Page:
I never wanted to swap Wales job for Crystal Palace return, claims Chris Coleman

The former Fulham manager has signed a new two-year contract with the national side

John Nisbet
Friday 15 November 2013 19:06
Chris Coleman faces the media in Cardiff
Chris Coleman faces the media in Cardiff

There were two things that Chris Coleman wanted to make clear today, after signing a two-year extension to his contract as Wales manager.

One was that he wants nothing else but to lead his country to success, ideally by qualifying for the 2016 European Championship. The second was to state that he does not want a return to the Premier League – and that he has had no contact whatsoever with Crystal Palace.

Coleman wants to “finish what he started” in charge of Wales, which, for the last two games, has seemed positive. “There was no temptation to go to Palace, there was no approach,” he added.

“That was because I had five years with Palace as a player and I enjoyed my time there. Everybody thinks if you are a coach you want to work in the Premier League. Financially and with the media coverage it is seen as the best league in the world. I have had five years in the Premier League with Fulham, it’s a great league.

“I don’t have any aspirations to work in the Premier League right now. When my time is up with Wales, whenever that is, I would prefer to work abroad again. I learnt more working abroad as a coach.

“But the Wales job is bigger than any other job I will do, I will never get more responsibility. I’ve done it for two years now and it’s been hard, but when you win then the rewards are fantastic.

“I don’t want to hand that feeling on to someone else. I want to finish what I started with these players.”

The deal with the Football Association of Wales had been “verbally agreed” as long ago as September, but defeats to Macedonia and Serbia caused the governing body to get cold feet.

The FAW decided that Coleman was indeed the man to take them through the qualifying process for the 2016 European Championships after he led them to a win over Macedonia at home and a draw in Belgium.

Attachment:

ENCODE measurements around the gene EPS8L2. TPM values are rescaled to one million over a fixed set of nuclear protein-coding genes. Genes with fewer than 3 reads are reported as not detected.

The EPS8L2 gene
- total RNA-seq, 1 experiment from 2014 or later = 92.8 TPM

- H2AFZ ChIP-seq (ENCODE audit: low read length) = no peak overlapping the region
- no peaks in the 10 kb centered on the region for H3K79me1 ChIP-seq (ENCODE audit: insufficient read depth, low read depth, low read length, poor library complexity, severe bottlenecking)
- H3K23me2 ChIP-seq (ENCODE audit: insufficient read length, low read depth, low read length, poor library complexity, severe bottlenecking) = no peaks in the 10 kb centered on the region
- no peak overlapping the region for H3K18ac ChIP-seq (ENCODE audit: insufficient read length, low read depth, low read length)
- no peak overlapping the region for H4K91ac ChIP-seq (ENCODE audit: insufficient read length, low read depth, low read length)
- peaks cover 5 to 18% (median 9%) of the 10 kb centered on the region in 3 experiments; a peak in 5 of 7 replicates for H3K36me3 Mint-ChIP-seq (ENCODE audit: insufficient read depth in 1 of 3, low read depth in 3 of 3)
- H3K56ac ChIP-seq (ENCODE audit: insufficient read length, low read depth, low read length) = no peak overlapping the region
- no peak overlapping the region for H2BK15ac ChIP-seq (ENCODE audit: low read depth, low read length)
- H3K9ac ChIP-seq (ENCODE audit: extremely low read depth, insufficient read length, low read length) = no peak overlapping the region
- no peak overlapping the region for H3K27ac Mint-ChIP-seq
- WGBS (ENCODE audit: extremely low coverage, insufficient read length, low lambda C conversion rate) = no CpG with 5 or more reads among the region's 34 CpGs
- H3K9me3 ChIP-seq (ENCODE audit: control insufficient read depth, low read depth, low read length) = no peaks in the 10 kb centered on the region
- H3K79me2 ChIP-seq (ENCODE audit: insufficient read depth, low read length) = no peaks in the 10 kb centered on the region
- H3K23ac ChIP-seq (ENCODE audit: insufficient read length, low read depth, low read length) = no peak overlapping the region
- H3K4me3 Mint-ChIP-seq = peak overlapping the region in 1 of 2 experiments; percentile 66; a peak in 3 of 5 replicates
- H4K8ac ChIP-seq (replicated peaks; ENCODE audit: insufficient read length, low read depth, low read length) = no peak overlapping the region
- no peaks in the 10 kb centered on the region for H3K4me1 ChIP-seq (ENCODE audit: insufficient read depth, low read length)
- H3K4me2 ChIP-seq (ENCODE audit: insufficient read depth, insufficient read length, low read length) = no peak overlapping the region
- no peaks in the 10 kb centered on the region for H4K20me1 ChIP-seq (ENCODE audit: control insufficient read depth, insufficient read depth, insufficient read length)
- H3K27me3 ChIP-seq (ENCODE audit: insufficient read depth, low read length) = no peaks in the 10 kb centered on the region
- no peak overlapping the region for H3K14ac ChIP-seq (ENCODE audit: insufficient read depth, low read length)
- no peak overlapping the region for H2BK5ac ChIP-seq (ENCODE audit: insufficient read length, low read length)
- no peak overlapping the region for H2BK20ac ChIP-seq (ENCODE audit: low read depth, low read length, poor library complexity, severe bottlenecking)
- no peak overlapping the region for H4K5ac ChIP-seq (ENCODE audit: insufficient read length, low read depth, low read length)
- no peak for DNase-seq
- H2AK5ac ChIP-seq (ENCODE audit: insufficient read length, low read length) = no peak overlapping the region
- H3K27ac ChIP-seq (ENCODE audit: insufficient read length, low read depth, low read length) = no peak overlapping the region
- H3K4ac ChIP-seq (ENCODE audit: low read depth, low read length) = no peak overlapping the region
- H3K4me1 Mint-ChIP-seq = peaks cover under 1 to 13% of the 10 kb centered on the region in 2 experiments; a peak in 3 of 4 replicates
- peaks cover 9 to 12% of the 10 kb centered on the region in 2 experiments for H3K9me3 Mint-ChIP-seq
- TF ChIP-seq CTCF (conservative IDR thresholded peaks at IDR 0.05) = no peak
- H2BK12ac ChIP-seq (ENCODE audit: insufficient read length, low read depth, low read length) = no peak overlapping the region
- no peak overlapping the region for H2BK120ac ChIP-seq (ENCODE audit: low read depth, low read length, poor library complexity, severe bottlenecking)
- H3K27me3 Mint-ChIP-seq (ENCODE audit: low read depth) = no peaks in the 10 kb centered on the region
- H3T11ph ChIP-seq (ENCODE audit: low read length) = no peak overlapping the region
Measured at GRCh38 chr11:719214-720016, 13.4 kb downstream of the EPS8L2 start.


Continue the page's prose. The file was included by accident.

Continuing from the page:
In between the verbal agreement and the two good results to round off their unsuccessful bid to qualify for next year’s World Cup, speculation was rife that Coleman, the former Fulham, Coventry and Real Sociedad manager, wanted to leave his post and return to club football. Jonathan Ford, the FAW chief executive admitted, given the media speculation caused by the delay in Coleman’s contract, the deal should have been signed back in September.

“With hindsight the timing was never quite right,” said Ford. “We came to an agreement of wanting to move forward, we went through good negotiation and we planned on doing that somewhat sooner but then the Bale circus [the winger’s world record move to Real Madrid] came to town and we had a couple of games that did not go our way.

“But in my mind we made the right decision then and we have made the right decision now. That’s not really changed.

“In hindsight maybe we should have signed the contract a little earlier but we are looking forward, Euro 2016 is what we are talking about now and let’s finish what we have started here.”

Palace, meanwhile, appear to be closing in on former Chelsea defender Dan Petrescu to replace Ian Holloway despite his current club’s insistence the Romanian is going nowhere. Petrescu is understood to want a three-year deal to leave Dynamo Moscow having held further talks with co-chairman Steve Parish yesterday, even if the Russian side yesterday denied he is set to leave.

“Dan works for Dynamo. He is not talking about leaving, he is not torn,” a Dynamo spokesman said. “He is an honest man and there is nothing to hide. Petrescu doesn’t even understand himself where the rumours are coming from.”

Former Palace manager Iain Dowie has emerged as an alternative, although he would prove an unpopular choice with supporters having swapped Selhurst Park for arch-rivals Charlton in 2006.

Register for free to continue reading

Registration is a free and easy way to support our truly independent journalism

By registering, you will also enjoy limited access to Premium articles, exclusive newsletters, commenting, and virtual events with our leading journalists

Already have an account? sign in

By clicking ‘Register’ you confirm that your data has been entered correctly and you have read and agree to our Terms of use, Cookie policy and Privacy notice.

This site is protected by reCAPTCHA and the Google Privacy policy and Terms of service apply.

Join our new commenting forum

Join thought-provoking conversations, follow other Independent readers and see their replies


Thank you for registering

Please refresh the page or navigate to another page on the site to be automatically logged inPlease refresh your browser to be logged in